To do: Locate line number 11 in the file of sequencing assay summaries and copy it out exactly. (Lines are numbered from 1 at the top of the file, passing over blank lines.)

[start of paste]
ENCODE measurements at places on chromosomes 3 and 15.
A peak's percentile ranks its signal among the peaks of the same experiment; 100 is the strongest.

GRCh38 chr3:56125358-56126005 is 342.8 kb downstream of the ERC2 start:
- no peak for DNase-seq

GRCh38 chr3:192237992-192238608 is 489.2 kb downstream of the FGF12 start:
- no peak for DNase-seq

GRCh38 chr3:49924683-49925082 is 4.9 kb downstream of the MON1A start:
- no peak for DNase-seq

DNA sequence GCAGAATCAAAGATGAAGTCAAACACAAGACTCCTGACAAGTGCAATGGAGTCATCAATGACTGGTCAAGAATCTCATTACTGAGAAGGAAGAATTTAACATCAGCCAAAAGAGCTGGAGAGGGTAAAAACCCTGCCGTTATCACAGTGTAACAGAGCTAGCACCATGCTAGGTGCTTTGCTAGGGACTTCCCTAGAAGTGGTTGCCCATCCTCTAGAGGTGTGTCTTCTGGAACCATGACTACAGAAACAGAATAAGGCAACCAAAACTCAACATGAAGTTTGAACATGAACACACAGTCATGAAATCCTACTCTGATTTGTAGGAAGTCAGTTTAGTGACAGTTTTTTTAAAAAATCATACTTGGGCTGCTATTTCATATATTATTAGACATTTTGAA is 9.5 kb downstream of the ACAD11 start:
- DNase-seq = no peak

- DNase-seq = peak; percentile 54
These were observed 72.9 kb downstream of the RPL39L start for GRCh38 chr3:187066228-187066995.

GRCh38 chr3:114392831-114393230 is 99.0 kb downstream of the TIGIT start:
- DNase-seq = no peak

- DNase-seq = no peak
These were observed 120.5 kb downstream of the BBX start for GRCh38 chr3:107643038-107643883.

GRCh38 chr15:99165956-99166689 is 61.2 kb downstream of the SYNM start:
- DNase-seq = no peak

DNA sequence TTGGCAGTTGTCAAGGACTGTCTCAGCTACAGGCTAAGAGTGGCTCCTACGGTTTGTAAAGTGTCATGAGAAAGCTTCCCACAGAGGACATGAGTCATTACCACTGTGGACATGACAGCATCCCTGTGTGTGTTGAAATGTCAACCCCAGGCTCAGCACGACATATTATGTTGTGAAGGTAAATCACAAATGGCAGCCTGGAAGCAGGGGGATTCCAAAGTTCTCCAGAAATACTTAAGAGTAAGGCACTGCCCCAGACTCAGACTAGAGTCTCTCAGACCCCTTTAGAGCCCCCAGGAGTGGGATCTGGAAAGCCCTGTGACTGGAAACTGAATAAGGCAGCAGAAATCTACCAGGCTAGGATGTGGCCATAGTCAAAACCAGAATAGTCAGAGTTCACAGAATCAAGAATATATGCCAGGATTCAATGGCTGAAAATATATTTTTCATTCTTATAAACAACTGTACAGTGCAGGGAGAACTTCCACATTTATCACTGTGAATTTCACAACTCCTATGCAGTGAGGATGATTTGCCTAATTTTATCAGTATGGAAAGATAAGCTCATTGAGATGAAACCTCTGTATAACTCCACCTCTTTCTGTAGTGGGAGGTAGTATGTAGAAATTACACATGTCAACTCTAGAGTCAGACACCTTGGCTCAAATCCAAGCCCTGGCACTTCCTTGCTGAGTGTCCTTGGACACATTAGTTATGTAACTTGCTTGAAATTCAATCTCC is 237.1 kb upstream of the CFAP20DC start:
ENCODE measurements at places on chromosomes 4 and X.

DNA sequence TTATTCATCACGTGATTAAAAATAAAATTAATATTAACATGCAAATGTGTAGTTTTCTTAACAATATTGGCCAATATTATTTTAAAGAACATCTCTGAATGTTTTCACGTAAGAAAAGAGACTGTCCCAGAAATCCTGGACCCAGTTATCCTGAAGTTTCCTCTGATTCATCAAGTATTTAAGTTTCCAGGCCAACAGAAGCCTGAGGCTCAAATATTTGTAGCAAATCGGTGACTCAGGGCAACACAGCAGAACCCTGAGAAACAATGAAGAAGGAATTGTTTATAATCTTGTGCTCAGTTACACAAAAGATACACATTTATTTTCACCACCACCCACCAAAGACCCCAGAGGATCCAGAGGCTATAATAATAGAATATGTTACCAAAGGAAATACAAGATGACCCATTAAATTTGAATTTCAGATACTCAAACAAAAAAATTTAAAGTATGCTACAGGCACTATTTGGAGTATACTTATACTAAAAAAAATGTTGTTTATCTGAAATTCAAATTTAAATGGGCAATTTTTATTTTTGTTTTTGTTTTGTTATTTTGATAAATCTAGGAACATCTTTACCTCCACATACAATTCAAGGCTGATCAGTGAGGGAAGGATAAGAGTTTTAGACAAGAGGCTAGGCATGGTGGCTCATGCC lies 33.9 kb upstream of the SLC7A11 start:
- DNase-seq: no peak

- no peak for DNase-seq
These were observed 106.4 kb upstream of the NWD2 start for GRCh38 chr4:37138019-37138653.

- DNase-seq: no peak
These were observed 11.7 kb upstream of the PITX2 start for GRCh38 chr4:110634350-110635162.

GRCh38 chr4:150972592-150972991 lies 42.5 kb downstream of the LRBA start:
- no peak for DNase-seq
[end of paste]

- DNase-seq = peak; percentile 54